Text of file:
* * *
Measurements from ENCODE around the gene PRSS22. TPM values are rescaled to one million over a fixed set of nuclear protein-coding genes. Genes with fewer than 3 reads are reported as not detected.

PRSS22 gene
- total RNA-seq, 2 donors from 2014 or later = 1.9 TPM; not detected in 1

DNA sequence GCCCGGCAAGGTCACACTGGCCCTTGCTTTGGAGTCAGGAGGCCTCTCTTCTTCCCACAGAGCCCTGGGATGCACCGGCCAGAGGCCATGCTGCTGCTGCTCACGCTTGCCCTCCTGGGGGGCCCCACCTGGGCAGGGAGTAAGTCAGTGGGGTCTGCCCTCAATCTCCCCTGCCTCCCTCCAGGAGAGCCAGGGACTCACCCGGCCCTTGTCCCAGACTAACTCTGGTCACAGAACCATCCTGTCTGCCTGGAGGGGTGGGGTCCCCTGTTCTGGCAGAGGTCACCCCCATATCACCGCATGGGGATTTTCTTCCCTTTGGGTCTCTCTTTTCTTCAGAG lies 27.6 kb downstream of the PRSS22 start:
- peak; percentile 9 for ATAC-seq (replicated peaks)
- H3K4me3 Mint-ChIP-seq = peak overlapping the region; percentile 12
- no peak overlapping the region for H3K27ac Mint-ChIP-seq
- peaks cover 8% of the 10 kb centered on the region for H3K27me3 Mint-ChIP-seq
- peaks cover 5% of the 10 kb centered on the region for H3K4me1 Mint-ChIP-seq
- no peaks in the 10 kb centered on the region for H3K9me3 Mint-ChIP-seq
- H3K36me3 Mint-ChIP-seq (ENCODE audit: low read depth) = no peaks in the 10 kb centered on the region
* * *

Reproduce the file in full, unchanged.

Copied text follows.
Measurements from ENCODE around the gene PRSS22. TPM values are rescaled to one million over a fixed set of nuclear protein-coding genes. Genes with fewer than 3 reads are reported as not detected.

PRSS22 gene
- total RNA-seq, 2 donors from 2014 or later = 1.9 TPM; not detected in 1

DNA sequence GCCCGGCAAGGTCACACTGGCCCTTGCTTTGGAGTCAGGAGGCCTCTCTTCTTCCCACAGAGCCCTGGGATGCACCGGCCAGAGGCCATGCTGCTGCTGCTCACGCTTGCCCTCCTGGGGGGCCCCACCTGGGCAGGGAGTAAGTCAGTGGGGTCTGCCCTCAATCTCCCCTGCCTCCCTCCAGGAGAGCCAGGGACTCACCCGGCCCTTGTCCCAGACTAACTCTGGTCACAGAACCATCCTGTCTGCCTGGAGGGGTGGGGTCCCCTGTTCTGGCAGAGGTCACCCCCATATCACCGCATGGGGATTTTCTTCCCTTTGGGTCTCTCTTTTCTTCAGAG lies 27.6 kb downstream of the PRSS22 start:
- peak; percentile 9 for ATAC-seq (replicated peaks)
- H3K4me3 Mint-ChIP-seq = peak overlapping the region; percentile 12
- no peak overlapping the region for H3K27ac Mint-ChIP-seq
- peaks cover 8% of the 10 kb centered on the region for H3K27me3 Mint-ChIP-seq
- peaks cover 5% of the 10 kb centered on the region for H3K4me1 Mint-ChIP-seq
- no peaks in the 10 kb centered on the region for H3K9me3 Mint-ChIP-seq
- H3K36me3 Mint-ChIP-seq (ENCODE audit: low read depth) = no peaks in the 10 kb centered on the region